Scherer v. Schlaberg

Decision Date30 September 1909
Citation122 N.W. 1000,18 N.D. 421
CourtNorth Dakota Supreme Court

Appeal from District Court, Grand Forks county; Templeton, J.

Action by Jacob Scherer, as administrator of the estate of Frances Scherer, against Frank Schlaberg and Frank L. Griffin. Judgment for defendants and plaintiff appeals.


Skulason & Burtness, for appellant.

Contributory negligence of a parent, although a beneficiary, not a defense. Norfolk Railroad Co. v. Groseclose, 88 Va 267, 29 Am. St. Rep. 718; Wymore v. Mahaska County, 43 N.W 264.

Negligence of one member of a family not attributable to another.

Cleveland Columbus and Cincinnati Ry. Co. v. Crawford, 24 Ohio St. 631, 15 Am. Rep. 633; Davis v. Guarnieri, 45 Ohio St. 470, 15 N.E. 350, 4 Am. St. Rep. 548; Wolf Admr. v. Lake Erie & W. R. Co., 55 Ohio St. 517, 45 N.E. 708, 36 L. R. A. 812; Donk Coal Co. v. Leavitt, 109 Ill.App. 385; Atlanta & Charlotte Air Line Ry. Co. v. Gravitt, 93 Ga. 369, 20 S.E. 550, 26 L. R. A. 553; Louisville N. A. & C. Ry. Co. v. Creek, 29 N.E. 481; Town of Knightstown v. Musgrove, 18 N.E. 452.

If from the facts different conclusions may be drawn by fair and impartial men, the case is one for the jury. Mares v. N. P. R. Co., 3 Dak. 336, 21 N.W. 5; Id., 123 U.S. 710, 8 S.Ct. 321, 31 L.Ed. 296; Heckman v. Evenson, 7 N.D. 173, 73 N.W. 427; Cameron v. Ry. Co., 8 N.D. 124, 77 N.W. 1016; Owen v. Cook et al., 9 N.D. 134, 81 N.W. 285, 47 L. R. A. 646; McKeever v. Homestake Mining Co., 10 S.D. 599, 74 N.W. 1053; Bohl v. City of Dell Rapids, 15 S.D. 619. 91 N.W. 315; Pyke v. City of Jamestown (N.D.) 107 N.W. 359; Sarja v. G. N. Ry. Co., 109 N.W. 600; McTavish v. G. N. Ry. Co., 8 N.D. 333; Herbert v. N. P. Ry. Co., 3 Dak. 38; Williams v. N. P. Ry. Co., 3 Dak. 168.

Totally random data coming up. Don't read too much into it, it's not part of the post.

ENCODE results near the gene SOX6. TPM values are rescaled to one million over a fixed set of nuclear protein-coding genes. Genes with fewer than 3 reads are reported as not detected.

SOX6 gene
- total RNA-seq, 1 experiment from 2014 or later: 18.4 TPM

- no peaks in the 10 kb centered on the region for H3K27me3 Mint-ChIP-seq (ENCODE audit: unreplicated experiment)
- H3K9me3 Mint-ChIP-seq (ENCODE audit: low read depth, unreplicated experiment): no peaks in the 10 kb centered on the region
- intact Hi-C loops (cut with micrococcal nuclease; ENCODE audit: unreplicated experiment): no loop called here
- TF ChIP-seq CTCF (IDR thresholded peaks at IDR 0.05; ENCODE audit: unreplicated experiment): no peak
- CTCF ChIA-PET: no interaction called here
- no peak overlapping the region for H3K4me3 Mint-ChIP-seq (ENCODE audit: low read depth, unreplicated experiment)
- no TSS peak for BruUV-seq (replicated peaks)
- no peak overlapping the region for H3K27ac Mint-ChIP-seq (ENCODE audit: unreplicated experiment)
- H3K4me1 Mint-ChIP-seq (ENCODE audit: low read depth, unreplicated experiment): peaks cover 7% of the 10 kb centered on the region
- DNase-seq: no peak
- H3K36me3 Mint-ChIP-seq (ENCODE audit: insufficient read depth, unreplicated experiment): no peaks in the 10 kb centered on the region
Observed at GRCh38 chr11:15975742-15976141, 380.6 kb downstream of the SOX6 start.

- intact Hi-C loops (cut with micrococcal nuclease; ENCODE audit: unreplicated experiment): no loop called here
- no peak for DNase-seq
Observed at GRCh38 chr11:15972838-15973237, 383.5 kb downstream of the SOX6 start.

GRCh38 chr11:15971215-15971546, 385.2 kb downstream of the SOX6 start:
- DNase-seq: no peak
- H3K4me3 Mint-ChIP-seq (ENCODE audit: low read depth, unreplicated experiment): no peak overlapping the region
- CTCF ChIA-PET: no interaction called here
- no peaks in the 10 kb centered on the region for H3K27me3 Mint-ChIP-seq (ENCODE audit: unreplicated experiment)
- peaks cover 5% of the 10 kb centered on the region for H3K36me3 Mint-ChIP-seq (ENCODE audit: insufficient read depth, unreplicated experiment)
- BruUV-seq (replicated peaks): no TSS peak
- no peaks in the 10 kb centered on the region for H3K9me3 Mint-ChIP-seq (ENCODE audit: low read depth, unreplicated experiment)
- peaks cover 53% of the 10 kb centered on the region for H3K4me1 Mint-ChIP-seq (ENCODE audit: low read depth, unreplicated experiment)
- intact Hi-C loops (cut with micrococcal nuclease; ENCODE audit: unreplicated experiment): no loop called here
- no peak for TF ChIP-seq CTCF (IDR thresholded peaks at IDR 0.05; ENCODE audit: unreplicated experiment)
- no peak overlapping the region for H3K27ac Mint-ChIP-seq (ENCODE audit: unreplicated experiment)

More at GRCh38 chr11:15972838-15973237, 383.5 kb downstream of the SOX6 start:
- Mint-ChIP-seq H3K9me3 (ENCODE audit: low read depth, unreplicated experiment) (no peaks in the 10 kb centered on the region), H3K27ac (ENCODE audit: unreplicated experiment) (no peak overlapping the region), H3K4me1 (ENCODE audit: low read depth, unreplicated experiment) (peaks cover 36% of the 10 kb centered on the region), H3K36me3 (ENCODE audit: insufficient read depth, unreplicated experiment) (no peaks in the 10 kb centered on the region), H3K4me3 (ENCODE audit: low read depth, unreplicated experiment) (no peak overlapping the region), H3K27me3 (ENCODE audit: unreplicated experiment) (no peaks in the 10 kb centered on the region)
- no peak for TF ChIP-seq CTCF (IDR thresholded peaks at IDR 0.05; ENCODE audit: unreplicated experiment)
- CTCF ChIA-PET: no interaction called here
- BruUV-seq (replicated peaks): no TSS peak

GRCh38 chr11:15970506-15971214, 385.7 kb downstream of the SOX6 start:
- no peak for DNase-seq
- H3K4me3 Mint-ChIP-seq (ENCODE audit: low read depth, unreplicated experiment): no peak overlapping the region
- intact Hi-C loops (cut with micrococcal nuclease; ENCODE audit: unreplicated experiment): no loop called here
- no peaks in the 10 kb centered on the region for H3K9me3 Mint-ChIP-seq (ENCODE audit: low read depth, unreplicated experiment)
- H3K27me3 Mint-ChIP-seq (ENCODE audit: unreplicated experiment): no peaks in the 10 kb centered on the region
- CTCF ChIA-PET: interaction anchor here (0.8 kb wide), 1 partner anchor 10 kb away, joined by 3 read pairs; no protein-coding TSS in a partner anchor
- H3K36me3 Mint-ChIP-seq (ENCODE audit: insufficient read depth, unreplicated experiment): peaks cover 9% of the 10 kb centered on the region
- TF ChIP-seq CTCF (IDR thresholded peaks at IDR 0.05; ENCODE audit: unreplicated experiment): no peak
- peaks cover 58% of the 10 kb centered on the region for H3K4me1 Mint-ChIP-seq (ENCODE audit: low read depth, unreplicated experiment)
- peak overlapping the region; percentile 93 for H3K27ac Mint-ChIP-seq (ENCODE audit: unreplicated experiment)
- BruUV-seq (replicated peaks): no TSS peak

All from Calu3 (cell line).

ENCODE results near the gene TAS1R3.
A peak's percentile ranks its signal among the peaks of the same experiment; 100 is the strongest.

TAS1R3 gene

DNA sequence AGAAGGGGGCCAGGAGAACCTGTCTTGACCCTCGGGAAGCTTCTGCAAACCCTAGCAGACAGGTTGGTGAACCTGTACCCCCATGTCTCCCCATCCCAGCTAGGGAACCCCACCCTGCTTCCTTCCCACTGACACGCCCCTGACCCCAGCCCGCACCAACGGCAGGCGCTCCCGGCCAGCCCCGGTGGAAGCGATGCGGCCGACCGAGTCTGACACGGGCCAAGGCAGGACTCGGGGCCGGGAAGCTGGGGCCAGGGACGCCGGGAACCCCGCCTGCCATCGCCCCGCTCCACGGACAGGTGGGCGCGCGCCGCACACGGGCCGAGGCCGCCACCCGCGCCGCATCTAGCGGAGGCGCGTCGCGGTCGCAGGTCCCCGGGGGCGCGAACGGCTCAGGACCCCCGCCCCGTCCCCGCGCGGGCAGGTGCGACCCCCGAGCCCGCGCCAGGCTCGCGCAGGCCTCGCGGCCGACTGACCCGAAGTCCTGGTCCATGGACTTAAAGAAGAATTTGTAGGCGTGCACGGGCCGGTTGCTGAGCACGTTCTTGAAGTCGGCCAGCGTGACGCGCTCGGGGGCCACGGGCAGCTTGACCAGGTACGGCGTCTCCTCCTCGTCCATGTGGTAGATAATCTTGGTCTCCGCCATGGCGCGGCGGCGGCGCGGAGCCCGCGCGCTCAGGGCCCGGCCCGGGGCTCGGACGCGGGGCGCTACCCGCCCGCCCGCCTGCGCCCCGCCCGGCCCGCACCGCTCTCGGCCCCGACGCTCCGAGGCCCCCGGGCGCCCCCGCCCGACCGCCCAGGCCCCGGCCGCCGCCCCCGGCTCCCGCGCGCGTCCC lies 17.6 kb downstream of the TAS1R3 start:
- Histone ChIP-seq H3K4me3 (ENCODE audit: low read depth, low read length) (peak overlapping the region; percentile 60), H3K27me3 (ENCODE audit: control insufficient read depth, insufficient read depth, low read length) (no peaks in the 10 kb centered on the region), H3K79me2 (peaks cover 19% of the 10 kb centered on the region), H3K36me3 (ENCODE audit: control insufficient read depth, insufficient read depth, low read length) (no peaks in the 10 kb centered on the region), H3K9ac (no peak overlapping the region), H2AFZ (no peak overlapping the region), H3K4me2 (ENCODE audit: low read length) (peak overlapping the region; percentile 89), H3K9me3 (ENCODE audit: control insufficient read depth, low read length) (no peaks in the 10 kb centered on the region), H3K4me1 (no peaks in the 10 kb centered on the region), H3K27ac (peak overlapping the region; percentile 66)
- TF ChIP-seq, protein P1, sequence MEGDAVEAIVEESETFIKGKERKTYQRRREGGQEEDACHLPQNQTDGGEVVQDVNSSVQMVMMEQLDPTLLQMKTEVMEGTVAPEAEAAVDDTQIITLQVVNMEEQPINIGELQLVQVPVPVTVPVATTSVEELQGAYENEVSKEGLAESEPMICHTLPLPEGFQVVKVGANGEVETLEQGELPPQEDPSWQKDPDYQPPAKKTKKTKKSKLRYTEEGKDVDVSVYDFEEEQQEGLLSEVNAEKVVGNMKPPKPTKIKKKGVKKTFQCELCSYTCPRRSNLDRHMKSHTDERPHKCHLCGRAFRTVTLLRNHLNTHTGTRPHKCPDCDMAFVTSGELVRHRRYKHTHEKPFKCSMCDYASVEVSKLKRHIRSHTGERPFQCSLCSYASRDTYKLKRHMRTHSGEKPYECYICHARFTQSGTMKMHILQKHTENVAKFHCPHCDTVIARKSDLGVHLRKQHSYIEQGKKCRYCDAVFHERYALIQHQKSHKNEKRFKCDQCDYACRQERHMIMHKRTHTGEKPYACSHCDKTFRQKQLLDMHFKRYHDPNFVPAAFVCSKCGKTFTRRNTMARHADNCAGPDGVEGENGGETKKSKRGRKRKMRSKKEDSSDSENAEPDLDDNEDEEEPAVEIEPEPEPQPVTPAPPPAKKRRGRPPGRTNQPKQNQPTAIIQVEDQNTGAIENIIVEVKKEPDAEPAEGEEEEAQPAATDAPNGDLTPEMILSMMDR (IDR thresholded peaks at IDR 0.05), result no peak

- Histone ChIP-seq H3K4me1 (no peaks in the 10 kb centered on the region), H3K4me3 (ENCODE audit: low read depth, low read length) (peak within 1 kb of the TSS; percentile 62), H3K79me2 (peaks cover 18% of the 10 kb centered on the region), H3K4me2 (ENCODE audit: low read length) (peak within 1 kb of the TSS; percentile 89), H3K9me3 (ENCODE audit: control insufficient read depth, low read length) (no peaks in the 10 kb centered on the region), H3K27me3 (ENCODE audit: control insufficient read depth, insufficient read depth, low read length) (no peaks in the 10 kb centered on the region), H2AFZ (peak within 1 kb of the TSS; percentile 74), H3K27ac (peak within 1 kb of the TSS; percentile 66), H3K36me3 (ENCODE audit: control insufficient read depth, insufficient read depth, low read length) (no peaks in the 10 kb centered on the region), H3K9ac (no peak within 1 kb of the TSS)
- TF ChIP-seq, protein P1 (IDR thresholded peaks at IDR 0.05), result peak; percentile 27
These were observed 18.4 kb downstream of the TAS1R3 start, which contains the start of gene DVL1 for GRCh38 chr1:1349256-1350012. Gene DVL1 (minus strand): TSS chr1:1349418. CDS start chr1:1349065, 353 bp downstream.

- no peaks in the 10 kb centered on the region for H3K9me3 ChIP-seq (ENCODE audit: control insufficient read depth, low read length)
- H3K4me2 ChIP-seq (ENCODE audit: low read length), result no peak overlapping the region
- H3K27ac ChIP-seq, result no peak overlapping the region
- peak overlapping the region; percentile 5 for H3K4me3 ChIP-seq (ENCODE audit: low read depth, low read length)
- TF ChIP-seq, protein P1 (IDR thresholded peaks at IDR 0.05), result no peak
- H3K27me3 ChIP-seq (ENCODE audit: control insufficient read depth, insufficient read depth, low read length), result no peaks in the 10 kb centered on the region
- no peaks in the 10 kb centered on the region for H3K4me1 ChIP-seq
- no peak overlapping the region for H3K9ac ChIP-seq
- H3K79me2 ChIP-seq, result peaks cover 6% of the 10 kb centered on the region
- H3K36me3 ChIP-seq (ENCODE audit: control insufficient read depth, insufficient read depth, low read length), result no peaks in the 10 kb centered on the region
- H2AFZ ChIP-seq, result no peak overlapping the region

Bangs, Cooley & Hamilton, for respondent.

Contributory negligence of the beneficiary is a complete defense. Vinette v. Nor. P. Ry. Co. 91 P. 975; Westbrook v. Mobile & Ohio R. Co. 66 Miss. 560; 14 Am. St. 587; Lindsay v. Railway Co. 35 A. 513; Ploof v. Burlington Traction Co. 41 A. 1017; Wolf v. Lake Erie & W. R. R. Co. 36 L. R. A. 812; Woodward v. Chicago & N.W. R. Co. 23 Wis. 400; Chicago City Ry. Co. v. Wilcox, 27 N.E. 899. Ill. Cent. Ry. Co. v. Warriner, 82 N.E. 246; City of Pekin v. McMahon, 154 Ill. 141; 45 Am. St. 114; Apsey v. Detroit, L. & N. R. Co. 47 N.W. 319. Indianapolis St. Ry. Co. v. Antrobus, 71 N.E. 971; Spokane & Pacific Ry. Co. v. Holt, 40 P. 56; Tucker v. Draper, 86 N.W. 917; Mills' Adm'r v. Cavanaugh, 94 S.W. 651.

Where the evidence connecting the infant's death with the negligence of defendant is purely speculative, there is no question for the jury. Koslowski v. Thayer et al, 68 N.W. 973; Moore v. Gt. Nor. Ry. Co. 69 N.W. 1103; Peterson v. C. M. & St. P. Ry. Co. 102 N.W. 595; Traux v. M. St. P. & S. M. Ry. Co., 94 N.W. 440; Wadsworth v. Boston El. Ry. Co., 66 N.E. 421; Baltimore & O. R. Co. v. State, 61 A. 189. 192. Standard Oil Co. v. Murray, 116 F. 572, 576; Balding v. Andrews, 12 N.D. 267, 96 N.W. 305; Meehan v. Gt. Nor. R. Co., 13 N.D. 432, 101 N.W. 183; Atchison T. & S. F. R. Co. v. Aderhold, 49 P. 83; Sherman v. Lumber Co., 45 N.W. 1079, Searles v. Manhattan Ry. Co. 5 N.E. 66; Laidlaw v. Sage, 52 N.E. 679. 689; Bond v. Smith et al., 21 N.E. 128; Cole v. German S. & L. Soc. 124 F. 113; Stratton v. Nichols L. Co. 81 P. 831. Wheelon v. C. M. & St. P. R. Co., 52 N.W. 119.